Why you should invest in property, not a pension

Five compelling benefits of property for retirement planning

Property investment is a real alternative to traditional pension investing, and not only because investing in property could produce stunning retirement income. If you’d invested in property 20 years ago, it’s possible that you could retire today having built up a portfolio of only three properties (plus your own). That’s how well buy-to-let property stacks up against other retirement income options.

In this article, you’ll discover why traditional pensions will keep you working until you’re nearly 70, no matter how well your pension investment performs. You’ll also find out why property will protect you against inflation no matter when you retire. We’ll also discuss the element of property investment strategy which means it will always beat other assets.

Let’s examine five great benefits of property investment when compared to pension saving.

1.      Great capital growth potential

Property investment in the UK has proved to be the best asset for capital growth over the last 50 years. If you compare it to stocks, the outperformance is tremendous. Since 1996, for example:

  • The FTSE All Share Index has increased from 2013.66 to 3873.22 – a rise of 92%.
  • The average house price in the UK has increased from £55,169 to £205,937 – a rise of 273%.

With demand for homes outstripping supply, and likely to do so for years to come, there is no reason to believe that UK property values are going to fall or the longer-term rate of growth going to slow anytime soon.

2.      You get to profit from other people’s money

There aren’t many people who could afford to invest in property without the aid of a mortgage. There are even fewer who would want to. Investing using other people’s money is a great way to increase your returns.

For example, let’s say that you’d bought that average property 20 years ago. If you’d invested with the help of a mortgage of, say, £40,000, you’d now be sitting on a net gain of more than £150,000 for your original investment of £15,169. That’s a capital gain of around 900%.

Or, to put it another way, your bank would need to pay you more than 12% interest to match the rate of return on your investment. And this is before you factor in your rental income.

3.      Inflation-busting rental income

 

One of the concerns of retirees is whether they will have enough money to last their retirement years and whether their earnings will keep up with inflation. Property investors don’t have this worry.

Let’s go back to that investment property in 1996. We’ll make four assumptions for illustration purposes:

  • Gross rental yield has remained constant at 6%
  • The mortgage rate has been 5% throughout
  • On top of the mortgage, investment property management costs and maintenance fees total 12% of the gross rental
  • There has been no void period
  1996 2016
Property Value £55,169 £205,937
Rent £3,310 £12,356
Mortgage £2,000 £2,000
Property Management Costs £397 £1,483
Net Rental Income £913 £8,873
Income Per Month £76 £739

 

To put this into some context:

Between 1996 and 2016:

  • The cost of a basket of goods measured by the Consumer Price Index rose by 73%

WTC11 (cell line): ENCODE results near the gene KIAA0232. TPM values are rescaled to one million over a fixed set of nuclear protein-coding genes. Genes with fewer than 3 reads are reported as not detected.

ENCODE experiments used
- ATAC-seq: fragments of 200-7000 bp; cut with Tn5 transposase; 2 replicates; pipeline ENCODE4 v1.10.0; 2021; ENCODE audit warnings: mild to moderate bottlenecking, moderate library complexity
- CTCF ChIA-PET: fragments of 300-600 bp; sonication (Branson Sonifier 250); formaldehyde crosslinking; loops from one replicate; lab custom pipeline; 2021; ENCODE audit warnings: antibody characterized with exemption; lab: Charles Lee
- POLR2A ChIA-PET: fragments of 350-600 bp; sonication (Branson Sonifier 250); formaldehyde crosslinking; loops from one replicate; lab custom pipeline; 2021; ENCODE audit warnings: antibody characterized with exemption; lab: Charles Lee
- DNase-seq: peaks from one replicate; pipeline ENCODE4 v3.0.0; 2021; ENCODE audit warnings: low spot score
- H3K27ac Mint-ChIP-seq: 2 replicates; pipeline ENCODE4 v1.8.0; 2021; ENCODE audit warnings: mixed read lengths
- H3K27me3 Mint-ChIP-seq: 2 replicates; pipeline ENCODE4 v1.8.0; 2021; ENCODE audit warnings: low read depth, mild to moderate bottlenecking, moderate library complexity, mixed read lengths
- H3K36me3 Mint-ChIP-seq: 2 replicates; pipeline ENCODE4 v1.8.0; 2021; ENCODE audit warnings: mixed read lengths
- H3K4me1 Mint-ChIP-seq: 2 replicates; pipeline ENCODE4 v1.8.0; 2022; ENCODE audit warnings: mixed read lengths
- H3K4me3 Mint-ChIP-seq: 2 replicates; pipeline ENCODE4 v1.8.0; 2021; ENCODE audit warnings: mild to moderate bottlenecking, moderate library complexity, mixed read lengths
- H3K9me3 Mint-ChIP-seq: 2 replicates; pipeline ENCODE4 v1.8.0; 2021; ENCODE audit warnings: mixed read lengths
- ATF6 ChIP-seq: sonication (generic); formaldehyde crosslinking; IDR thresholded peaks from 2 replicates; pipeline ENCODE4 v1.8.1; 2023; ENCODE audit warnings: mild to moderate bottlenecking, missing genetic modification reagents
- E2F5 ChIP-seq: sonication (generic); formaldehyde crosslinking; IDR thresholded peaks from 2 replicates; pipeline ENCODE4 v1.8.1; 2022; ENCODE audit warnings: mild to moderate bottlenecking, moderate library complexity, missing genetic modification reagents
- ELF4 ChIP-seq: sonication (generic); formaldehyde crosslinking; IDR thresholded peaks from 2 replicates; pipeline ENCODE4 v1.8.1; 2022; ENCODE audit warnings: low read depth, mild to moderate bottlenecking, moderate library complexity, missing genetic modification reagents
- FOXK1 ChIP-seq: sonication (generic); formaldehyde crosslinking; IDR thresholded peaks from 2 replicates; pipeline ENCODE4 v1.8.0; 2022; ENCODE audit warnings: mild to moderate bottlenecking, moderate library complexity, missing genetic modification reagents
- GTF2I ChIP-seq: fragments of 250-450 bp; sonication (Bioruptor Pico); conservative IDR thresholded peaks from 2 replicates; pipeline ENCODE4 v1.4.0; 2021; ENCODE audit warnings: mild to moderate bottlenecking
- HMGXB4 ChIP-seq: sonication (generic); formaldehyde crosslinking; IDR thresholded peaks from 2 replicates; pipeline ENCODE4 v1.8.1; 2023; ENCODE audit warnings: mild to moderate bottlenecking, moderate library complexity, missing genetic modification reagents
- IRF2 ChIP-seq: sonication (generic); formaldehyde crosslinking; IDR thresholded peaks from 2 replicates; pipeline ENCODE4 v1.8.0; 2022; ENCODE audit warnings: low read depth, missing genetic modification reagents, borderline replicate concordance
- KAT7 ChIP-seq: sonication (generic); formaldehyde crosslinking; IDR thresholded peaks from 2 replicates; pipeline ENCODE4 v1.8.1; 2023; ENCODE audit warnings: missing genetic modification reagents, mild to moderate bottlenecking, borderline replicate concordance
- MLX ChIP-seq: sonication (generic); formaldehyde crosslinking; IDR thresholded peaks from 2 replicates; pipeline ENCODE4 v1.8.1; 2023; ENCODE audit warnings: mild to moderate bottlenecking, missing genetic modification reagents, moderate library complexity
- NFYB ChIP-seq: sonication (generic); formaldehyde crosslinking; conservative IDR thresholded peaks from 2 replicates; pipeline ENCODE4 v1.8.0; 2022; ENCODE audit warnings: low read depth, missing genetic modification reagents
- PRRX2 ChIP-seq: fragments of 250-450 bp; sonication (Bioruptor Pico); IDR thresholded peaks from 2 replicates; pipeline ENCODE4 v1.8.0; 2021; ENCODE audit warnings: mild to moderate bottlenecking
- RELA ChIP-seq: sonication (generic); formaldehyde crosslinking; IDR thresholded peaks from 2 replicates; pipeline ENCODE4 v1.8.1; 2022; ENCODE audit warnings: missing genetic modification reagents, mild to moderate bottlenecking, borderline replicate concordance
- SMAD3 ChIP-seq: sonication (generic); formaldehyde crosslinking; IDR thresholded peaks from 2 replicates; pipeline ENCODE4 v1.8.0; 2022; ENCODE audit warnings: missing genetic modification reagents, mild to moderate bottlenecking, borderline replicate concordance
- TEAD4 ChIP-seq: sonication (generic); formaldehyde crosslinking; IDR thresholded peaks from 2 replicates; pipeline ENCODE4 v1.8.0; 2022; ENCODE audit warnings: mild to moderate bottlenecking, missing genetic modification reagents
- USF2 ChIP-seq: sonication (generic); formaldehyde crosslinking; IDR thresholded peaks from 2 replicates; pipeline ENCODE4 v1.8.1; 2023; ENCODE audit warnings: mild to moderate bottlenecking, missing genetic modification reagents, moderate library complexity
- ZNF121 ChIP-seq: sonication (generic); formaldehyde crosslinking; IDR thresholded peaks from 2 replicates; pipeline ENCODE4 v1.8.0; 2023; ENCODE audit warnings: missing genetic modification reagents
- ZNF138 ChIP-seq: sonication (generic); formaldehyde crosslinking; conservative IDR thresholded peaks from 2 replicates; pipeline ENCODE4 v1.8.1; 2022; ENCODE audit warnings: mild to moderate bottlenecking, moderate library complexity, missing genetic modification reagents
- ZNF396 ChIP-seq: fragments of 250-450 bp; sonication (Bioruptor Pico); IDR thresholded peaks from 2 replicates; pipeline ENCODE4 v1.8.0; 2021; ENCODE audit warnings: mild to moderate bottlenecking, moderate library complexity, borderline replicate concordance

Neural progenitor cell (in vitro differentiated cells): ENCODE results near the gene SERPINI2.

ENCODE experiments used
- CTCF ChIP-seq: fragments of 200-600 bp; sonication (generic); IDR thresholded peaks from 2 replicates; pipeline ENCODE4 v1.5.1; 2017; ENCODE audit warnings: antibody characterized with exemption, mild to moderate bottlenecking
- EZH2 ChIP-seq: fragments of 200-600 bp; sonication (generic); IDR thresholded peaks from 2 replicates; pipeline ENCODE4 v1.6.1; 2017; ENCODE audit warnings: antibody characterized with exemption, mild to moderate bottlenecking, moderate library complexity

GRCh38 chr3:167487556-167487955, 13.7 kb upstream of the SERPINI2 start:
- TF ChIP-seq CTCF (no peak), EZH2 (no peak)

• The average wage rose from £13,777 to £26,208 – an increase of 90%
  • The net income from the investment property increased by 872%!

When you do retire, the most common way to create income from a pension plan is to buy an annuity. The average income on an annuity today is around 5%. If you want your annuity income to increase with inflation, the starting income will be lower. Usually, annuity buyers take the maximum income they can when they buy the annuity. It means the income stays the same throughout retirement.

Investing in property, every time you raise the rent, it’s extra money in your pocket. Your investment property should produce increasing income throughout your retirement years.

4.      Property is a tangible asset that you can leave to your kids

If you buy an annuity, the money is gone. You’ve exchanged it for income for the rest of your life. When you die, the life company keeps whatever is left (save for a pension for your spouse, if the annuity terms allow for this).

When you own property, your beneficiaries can benefit, too. It’s a real, tangible asset. When you die, it will be passed on as you wish in your will. The property doesn’t disappear, while annuities go up in smoke.

5.      Flexibility to retire when you want

Perhaps the biggest advantage of the lot is the flexibility that property investment gives you. When you invest in a pension plan, you are locked in until your statutory retirement age. At present, that age is 65, though it is rising to 67. While it is possible to access your funds after the age of 55 years, you’ll be charged tax.

When you invest in property, you retain the flexibility to do with it what you wish. You could retire early if the income allows you to. Or if you are diagnosed with a life-limiting disease, how about selling your property and spending your last few years ticking off your bucket list? You don’t have these options available when you save for your retirement in a personal pension plan.

Twenty years ago, very few people had invested in property and could retire early. Today, we’re hearing from increasing numbers of investors who have been able to retire early because of their property portfolio, while their pension funds remain inaccessible and underperforming.

If you’d like to learn how you could shape your future with property investment, contact one of our team today on +44 (0)207 923 6100. You can thank us for our help when you retire in twenty years!

Live with passion

Brett Alegre-Wood

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